Published on December 7th, 2016 | by Steve Hanley
One Ford Fusion Out of Ten Is A Plug-In Hybrid
Yesterday, we reported on how Ford CEO Mark Fields is telling anybody who will listen that people have little to no interest in buying electric cars, a message we are getting from BMW as well. Today, Inside EVs released their most recent EV sales figures, which show that one out of every ten Ford Fusions sold is a the plug-in hybrid Energi model. In fact, Fusion Energi sales are up 70% for the year through the end of November.
Since January, sales of the Fusion Energi have surged, despite the fact that gasoline prices remain at historically low levels. Fields may believe that consumer have little interest in electric cars, but he clearly overlooks their strong interest in cars that are fuel efficient. Last month, Ford sold 1,817 Fusion Energi plug-in hybrids. That is up 92% over November, 2015. In all, the Fusion is one of Ford’s best selling cars, accounting for 44% of all its car sales last month. Since the Fusion Energi was introduced, Ford has sold over 42,000 of them.
What’s the takeaway from all this? Mark Fields should definitely get out of his office more and talk to his senior managers. While he is yapping about how there is no market for electric cars, the market is making him look like a fool. Part of the surge in Fusion Energi sales may be traceable to Ford’s claim that it has the longest range of any PHEV in America. While that is technically true, the vast majority of that range comes from burning gasoline in the car’s internal combustion engine. The Fusion Energi only has a fairly modest range on battery power of just 21 miles.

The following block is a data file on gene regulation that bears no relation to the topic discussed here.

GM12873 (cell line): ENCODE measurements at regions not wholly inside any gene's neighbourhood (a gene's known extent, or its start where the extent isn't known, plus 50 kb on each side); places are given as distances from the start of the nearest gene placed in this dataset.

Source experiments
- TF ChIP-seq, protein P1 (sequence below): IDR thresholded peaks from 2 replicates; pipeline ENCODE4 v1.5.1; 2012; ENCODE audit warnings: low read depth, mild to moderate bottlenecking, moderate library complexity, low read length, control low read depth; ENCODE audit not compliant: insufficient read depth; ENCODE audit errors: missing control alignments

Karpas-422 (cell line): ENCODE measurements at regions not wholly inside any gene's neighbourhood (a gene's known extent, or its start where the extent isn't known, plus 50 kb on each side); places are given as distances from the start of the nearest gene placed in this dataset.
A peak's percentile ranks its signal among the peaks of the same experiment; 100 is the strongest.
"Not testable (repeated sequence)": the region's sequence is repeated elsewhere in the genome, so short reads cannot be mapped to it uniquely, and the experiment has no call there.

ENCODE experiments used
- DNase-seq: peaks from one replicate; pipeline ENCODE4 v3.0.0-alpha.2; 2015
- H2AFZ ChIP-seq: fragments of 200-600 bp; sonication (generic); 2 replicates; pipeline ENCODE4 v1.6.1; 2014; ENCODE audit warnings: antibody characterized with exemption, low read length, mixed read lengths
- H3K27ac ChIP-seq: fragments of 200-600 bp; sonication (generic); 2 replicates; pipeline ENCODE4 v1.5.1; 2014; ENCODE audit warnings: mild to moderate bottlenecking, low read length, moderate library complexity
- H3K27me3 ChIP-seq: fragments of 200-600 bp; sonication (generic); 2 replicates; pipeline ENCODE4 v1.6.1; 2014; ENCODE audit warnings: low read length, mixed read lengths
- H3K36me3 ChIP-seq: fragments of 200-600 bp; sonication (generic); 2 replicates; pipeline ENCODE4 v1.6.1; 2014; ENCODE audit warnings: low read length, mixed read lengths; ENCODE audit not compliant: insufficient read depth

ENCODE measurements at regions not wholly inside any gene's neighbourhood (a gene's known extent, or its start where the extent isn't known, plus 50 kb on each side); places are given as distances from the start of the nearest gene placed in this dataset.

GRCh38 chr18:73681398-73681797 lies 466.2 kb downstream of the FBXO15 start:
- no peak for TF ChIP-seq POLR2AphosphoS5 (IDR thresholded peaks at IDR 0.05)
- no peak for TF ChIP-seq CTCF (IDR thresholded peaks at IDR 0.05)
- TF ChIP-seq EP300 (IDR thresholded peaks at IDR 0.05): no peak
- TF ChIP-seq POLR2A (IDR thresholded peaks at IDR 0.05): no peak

The success of the Fusion Energi is good news for one of Ford’s competitors. The new Chrysler Pacifica Hybrid minivan is also a plug-in hybrid and actually has even more total range than the Fusion Energi. It has a battery only range of 30 miles, which is close to how far the average American driver travels during a normal day. That means the owner of a Pacifica Hybrid could potentially drive most of the time on electric power alone.
Interests in plug-in hybrids seems to be climbing as more and more people learn how efficient they are. Although they are not true battery electric vehicles, they offer many of the same benefits at significantly lower cost. Plug-in hybrids may prove to be the critical link between conventional cars and electric cars. In battery only mode, the look, feel, and sound like an electric car. That’s a good thing. The more people who learn the pleasures of driving on electrons rather than hydrocarbons, the sooner the electric car revolution will be complete.
Source: Inside EVs